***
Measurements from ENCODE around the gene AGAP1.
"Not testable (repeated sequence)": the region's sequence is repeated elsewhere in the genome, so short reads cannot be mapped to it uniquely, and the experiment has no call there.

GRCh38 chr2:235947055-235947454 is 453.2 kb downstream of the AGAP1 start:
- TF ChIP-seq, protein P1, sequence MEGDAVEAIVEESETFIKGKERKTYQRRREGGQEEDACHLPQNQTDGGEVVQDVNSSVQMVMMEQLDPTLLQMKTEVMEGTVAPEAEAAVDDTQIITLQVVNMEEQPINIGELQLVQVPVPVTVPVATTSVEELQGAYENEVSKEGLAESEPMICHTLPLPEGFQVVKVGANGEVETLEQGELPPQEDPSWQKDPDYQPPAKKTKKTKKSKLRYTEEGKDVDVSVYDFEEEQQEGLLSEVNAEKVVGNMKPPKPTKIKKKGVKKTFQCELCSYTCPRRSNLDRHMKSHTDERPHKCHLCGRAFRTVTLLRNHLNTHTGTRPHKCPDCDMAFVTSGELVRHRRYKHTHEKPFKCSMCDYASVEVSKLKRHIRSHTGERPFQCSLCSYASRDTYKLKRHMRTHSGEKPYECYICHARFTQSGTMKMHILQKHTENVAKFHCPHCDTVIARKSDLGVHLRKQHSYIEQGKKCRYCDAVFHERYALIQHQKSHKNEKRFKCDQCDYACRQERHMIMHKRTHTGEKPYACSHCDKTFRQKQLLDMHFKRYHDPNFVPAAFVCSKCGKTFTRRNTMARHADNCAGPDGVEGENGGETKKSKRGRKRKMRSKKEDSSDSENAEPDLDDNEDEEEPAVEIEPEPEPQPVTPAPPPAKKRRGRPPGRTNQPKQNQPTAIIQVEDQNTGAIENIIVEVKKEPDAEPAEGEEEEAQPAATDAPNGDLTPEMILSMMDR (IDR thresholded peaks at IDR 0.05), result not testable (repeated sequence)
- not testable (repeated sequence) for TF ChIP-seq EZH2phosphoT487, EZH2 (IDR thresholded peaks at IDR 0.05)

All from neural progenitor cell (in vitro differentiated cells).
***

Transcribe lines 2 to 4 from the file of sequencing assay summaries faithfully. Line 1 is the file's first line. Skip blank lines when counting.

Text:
"Not testable (repeated sequence)": the region's sequence is repeated elsewhere in the genome, so short reads cannot be mapped to it uniquely, and the experiment has no call there.

GRCh38 chr2:235947055-235947454 is 453.2 kb downstream of the AGAP1 start:
- TF ChIP-seq, protein P1, sequence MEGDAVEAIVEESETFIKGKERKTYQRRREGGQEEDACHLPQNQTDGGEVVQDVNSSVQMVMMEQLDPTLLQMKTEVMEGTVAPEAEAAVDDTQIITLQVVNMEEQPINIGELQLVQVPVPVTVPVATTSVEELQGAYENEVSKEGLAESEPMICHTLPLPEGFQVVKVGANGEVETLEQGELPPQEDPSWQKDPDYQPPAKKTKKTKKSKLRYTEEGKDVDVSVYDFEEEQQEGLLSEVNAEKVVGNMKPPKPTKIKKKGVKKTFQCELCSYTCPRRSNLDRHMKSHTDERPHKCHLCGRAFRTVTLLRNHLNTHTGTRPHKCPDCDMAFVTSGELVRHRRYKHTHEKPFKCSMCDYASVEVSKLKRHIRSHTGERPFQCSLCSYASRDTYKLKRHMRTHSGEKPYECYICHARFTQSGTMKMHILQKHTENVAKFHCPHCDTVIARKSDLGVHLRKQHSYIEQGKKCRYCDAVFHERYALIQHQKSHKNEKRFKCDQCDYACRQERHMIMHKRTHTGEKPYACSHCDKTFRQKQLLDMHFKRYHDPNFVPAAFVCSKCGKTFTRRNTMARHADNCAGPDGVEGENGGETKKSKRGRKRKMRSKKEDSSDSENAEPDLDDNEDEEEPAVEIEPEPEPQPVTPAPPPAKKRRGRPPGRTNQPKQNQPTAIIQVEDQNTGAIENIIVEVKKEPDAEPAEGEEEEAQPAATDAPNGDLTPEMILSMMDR (IDR thresholded peaks at IDR 0.05), result not testable (repeated sequence)